The Gosling Foundation in collaboration with OLTA is inviting members to consider joining a community of practice that will commence in September 2021 should there be sufficient interest.

Why join a land trust community of practice? 

  • The biodiversity crisis is accelerating. Current practices are not meeting this challenge.  The field of engagement organizing provides very specific tools that can help your organization better meet its mission.
  • Communities of practice are learner centred and oriented to addressing the learning needs and realities of participants. Through professional inquiry, participants are assisted in identifying the issues and challenges of relevance to them and the tools that can be used to address them.
  • By learning with others with similar interests, participants gain from the collective knowledge and experience of the group.
  • Learning together fosters development of professional relationships in the land trust network.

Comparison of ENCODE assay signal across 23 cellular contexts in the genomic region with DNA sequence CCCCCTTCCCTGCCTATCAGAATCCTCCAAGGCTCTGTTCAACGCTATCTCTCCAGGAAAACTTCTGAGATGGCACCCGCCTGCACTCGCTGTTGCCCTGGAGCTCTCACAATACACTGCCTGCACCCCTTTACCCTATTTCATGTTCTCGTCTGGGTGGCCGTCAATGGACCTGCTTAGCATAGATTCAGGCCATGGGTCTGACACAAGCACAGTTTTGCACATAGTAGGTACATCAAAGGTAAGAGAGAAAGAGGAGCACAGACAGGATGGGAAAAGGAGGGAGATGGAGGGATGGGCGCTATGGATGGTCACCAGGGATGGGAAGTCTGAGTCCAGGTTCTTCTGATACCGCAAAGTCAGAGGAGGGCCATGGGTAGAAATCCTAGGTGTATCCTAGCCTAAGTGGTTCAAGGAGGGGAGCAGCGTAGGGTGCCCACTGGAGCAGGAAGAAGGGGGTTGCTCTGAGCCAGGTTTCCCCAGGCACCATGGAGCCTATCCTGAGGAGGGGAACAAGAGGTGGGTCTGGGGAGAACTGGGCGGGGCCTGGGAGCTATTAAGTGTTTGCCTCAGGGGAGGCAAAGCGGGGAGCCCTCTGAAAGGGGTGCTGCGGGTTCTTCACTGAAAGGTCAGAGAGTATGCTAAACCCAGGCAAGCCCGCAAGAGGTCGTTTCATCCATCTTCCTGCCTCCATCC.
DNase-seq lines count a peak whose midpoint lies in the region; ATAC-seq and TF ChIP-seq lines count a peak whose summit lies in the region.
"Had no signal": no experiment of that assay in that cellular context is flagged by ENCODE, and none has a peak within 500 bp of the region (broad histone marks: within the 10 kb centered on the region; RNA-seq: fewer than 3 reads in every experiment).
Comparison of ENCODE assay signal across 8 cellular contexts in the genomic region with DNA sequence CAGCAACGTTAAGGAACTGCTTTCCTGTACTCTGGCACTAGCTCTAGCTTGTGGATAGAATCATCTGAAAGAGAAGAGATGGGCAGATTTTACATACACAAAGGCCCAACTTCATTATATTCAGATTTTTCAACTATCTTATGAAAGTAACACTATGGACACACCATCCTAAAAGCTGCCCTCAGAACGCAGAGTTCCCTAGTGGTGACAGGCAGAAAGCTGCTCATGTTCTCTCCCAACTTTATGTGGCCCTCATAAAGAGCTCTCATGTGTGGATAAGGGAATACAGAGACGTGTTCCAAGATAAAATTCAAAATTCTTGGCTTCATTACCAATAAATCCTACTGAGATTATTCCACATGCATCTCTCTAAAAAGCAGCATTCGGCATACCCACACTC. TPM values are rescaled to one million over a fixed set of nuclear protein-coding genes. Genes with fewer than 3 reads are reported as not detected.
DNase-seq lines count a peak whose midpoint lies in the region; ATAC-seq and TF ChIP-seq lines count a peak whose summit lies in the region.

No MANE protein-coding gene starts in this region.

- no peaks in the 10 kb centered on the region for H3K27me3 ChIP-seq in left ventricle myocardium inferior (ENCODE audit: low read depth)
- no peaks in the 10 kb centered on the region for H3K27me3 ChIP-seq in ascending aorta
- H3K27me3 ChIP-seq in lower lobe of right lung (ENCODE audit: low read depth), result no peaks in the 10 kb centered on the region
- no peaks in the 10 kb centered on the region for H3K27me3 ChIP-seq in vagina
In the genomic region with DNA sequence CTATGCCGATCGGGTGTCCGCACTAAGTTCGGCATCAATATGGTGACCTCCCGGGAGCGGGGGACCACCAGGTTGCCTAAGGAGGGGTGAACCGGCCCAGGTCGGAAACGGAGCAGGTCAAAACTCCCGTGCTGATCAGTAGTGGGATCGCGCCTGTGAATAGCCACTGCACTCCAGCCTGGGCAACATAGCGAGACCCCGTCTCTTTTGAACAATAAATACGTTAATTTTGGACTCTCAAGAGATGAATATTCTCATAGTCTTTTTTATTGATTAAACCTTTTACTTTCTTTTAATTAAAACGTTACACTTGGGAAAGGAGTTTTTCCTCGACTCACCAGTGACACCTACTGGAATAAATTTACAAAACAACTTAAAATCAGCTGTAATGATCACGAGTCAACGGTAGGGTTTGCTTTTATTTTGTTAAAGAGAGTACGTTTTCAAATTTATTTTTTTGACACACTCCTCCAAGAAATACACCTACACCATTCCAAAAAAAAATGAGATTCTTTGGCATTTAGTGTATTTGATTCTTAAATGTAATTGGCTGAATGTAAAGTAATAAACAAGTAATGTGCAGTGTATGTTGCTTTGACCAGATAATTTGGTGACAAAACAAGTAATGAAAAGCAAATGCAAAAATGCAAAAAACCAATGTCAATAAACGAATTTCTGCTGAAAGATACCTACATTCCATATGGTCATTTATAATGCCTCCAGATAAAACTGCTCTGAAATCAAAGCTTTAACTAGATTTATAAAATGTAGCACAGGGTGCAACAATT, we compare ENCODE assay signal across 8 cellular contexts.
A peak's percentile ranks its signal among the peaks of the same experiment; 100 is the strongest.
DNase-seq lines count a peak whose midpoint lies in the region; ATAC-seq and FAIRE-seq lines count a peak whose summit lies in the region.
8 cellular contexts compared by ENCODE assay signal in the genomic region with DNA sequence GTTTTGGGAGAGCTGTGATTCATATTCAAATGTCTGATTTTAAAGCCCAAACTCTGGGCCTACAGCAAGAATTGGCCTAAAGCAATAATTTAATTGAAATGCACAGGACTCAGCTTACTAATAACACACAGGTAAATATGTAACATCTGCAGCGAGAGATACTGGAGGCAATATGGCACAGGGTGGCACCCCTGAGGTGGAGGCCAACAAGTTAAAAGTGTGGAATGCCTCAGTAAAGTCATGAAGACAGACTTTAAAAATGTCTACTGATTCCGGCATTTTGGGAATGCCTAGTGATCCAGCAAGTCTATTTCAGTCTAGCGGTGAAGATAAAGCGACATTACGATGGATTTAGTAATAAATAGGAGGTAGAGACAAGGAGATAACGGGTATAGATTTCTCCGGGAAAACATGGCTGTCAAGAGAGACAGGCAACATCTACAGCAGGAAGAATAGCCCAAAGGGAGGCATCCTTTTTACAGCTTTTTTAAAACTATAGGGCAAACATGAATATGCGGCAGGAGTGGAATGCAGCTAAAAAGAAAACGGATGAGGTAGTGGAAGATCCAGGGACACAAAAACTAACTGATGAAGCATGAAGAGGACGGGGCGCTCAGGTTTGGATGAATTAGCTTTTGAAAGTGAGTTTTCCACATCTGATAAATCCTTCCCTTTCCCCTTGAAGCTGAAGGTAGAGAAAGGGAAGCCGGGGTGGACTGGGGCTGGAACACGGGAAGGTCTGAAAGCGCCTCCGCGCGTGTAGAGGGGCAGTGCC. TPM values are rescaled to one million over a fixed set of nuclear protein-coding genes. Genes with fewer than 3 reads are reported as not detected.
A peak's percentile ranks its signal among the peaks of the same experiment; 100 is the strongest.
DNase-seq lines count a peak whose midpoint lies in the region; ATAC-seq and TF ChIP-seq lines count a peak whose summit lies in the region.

• Communities of practice are supported by experienced facilitators and sector leaders.
  • Difficult to secure resources to implement capacity changes may be available.
  • Growing your professional competence and seeing your organization reach new levels of effectiveness develops a positive and hopeful outlook.

This proposed community of practice is a venue that allows participating land trusts to share experiences and lessons learned. It will provide a space for training, resources sharing, and peer-to-peer learning on best practices in engagement organizing.

Participant Expectations and Requirements: 

  1. Ongoing participation of at least two individuals in a leadership position within your organization. Ideally one of these would include your board chair and/or your executive director if you have one. Additional volunteers and staff are invited to participate, and this is encouraged. Note that participation at in-person events may be limited due to capacity and resource limitations.
  2. Attend in person and online events as arranged through mutually agreeable scheduling. Monthly meetings are anticipated.